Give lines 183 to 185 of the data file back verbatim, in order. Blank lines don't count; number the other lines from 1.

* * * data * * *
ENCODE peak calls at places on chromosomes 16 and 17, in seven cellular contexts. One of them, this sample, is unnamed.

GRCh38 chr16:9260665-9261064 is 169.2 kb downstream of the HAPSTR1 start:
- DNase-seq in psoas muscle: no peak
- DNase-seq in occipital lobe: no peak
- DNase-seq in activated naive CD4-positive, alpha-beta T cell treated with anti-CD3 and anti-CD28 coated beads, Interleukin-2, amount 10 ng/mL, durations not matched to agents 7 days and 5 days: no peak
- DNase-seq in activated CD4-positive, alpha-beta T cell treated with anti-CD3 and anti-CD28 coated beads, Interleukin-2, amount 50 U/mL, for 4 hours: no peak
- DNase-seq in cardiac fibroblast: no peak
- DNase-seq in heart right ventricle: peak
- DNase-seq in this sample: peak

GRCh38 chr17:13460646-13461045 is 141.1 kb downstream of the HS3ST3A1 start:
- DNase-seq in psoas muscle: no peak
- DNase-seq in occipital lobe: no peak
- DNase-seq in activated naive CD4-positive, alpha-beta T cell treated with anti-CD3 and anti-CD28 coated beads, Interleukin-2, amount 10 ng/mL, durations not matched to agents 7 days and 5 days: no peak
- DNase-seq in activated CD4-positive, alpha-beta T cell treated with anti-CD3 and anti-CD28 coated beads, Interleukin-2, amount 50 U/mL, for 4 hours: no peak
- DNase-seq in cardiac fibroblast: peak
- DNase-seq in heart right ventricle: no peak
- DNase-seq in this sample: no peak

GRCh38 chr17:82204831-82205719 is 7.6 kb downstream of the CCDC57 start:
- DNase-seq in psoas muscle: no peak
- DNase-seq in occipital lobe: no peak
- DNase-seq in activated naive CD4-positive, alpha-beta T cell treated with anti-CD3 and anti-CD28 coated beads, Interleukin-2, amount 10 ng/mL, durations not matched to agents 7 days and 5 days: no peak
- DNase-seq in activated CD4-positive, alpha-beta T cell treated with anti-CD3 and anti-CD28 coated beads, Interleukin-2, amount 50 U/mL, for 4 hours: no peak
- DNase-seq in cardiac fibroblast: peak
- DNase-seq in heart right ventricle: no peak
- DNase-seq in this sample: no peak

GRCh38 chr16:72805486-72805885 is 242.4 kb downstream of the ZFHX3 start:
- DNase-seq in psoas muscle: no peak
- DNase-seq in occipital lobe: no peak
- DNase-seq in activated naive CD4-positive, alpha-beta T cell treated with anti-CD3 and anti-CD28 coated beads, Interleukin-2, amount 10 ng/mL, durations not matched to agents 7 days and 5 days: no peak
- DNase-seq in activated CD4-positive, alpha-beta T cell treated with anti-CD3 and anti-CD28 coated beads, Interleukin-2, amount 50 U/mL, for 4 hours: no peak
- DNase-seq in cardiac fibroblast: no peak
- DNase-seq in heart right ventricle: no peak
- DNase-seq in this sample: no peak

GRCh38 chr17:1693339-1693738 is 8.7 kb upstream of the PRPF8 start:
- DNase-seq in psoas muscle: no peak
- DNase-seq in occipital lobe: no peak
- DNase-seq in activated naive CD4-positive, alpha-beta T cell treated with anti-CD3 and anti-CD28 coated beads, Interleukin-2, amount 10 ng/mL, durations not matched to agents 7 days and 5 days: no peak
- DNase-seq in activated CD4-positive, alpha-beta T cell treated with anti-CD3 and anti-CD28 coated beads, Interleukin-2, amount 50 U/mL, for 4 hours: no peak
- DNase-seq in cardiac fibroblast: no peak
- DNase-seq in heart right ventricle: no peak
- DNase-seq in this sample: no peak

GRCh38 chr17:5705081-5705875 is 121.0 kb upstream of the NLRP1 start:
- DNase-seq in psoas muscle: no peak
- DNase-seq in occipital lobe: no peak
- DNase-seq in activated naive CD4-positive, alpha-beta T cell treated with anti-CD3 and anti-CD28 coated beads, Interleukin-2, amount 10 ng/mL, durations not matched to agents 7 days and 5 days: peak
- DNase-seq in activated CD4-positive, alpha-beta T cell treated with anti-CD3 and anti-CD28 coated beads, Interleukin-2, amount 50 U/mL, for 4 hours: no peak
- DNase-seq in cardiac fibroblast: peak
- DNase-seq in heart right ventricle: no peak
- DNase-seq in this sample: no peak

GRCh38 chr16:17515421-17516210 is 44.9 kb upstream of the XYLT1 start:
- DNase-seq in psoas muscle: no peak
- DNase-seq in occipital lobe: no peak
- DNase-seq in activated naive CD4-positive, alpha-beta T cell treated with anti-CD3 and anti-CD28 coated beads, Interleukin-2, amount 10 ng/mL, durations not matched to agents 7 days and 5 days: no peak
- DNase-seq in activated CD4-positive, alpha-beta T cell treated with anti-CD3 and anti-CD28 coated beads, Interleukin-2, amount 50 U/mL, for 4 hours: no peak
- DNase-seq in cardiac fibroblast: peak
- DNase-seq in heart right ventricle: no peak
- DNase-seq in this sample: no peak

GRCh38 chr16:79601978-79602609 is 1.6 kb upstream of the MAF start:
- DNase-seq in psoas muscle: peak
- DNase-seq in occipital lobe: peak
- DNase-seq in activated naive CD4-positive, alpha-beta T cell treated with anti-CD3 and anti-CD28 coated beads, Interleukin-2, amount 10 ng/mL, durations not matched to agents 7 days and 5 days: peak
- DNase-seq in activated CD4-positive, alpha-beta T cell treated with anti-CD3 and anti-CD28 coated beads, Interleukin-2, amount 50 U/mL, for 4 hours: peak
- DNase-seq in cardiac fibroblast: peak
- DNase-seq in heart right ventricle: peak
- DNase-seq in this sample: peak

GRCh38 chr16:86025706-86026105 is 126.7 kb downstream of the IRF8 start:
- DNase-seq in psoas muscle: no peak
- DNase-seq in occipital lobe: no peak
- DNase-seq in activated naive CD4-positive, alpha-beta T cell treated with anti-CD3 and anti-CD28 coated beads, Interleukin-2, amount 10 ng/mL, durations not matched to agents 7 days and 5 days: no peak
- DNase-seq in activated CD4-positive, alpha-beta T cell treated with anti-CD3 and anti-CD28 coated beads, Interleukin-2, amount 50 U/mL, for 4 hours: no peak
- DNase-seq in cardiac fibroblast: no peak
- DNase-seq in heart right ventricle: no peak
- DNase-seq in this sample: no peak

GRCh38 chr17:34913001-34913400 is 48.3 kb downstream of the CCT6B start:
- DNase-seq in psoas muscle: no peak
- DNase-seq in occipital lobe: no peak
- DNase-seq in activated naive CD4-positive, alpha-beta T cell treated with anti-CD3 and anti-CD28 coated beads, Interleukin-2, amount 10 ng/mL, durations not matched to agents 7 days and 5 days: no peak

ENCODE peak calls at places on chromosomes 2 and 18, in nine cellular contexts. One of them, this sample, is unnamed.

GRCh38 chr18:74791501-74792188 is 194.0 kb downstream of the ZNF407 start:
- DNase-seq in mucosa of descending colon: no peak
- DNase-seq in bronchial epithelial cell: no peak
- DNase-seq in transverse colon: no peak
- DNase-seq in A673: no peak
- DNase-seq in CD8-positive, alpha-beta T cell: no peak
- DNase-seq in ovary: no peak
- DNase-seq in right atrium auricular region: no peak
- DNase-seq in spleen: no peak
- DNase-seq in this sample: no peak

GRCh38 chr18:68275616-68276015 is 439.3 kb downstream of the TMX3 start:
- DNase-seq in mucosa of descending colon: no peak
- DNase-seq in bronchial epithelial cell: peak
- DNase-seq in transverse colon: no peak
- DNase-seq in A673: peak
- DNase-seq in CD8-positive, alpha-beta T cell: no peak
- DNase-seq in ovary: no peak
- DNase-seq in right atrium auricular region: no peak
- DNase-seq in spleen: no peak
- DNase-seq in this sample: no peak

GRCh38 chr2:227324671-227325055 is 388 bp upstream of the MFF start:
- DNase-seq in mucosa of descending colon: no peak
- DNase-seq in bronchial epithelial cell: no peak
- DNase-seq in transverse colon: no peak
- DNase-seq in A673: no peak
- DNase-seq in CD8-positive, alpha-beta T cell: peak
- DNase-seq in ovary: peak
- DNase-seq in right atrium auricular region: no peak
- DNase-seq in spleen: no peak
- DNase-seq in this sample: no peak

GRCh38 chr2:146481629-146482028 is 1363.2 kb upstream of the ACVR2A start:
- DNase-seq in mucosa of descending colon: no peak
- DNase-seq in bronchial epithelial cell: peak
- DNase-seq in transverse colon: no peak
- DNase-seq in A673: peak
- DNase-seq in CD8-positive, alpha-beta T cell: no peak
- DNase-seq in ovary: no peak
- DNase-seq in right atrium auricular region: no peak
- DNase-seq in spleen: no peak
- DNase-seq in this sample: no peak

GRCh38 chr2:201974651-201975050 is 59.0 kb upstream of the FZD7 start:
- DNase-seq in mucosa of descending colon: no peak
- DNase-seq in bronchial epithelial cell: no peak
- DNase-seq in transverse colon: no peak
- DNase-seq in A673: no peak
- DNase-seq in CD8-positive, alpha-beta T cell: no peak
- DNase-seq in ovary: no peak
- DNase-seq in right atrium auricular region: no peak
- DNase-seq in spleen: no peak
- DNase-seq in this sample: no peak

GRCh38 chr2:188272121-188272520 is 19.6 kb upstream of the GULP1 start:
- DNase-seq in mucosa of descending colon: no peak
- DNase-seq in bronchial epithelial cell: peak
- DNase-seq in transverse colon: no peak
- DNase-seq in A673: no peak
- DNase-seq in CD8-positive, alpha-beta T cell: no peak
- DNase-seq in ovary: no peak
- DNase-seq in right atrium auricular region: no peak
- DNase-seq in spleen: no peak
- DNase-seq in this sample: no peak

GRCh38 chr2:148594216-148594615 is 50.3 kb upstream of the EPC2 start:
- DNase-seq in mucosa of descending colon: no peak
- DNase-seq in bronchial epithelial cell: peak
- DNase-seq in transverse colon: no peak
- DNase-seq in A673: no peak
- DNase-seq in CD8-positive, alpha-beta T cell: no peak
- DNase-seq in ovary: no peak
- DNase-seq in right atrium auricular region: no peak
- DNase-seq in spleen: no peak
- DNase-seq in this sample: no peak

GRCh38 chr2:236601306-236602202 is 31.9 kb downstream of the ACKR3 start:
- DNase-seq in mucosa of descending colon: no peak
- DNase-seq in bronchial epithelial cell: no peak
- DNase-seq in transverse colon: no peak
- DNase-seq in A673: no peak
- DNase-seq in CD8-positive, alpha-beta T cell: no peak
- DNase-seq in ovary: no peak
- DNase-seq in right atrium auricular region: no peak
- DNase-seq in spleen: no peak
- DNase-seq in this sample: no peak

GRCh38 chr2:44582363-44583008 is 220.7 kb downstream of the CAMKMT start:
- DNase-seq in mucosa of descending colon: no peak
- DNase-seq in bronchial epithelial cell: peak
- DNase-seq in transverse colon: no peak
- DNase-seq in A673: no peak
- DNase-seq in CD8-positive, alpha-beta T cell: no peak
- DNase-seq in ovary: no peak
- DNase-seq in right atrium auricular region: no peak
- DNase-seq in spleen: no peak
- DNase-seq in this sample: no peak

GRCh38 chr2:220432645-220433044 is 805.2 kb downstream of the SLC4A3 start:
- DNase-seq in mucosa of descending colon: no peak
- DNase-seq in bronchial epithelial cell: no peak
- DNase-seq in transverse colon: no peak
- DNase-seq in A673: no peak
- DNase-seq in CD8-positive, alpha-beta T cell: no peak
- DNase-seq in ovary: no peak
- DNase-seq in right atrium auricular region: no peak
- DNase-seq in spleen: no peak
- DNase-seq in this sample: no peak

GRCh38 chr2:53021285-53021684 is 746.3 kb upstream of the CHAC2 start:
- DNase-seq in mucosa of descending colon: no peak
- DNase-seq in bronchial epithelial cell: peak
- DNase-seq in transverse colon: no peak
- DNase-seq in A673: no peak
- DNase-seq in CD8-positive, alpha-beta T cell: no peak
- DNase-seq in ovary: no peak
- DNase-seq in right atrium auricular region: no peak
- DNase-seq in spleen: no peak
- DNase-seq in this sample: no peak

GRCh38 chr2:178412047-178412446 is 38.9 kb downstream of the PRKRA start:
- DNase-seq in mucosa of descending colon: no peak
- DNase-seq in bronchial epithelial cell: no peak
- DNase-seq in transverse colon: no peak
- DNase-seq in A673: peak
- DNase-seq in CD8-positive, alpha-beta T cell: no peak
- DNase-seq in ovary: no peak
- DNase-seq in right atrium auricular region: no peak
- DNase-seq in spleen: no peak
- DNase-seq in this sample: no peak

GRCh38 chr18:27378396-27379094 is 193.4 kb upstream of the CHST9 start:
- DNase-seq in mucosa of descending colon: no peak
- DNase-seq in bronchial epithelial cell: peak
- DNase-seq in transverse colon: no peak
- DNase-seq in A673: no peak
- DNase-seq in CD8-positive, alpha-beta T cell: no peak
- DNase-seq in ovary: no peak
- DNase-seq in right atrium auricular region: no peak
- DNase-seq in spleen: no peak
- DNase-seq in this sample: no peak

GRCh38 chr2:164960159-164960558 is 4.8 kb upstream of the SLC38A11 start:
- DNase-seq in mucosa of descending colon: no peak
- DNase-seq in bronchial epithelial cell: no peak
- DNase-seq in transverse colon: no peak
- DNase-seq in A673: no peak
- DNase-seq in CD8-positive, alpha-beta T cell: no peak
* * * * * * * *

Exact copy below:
- DNase-seq in A673: no peak
- DNase-seq in CD8-positive, alpha-beta T cell: no peak
- DNase-seq in ovary: no peak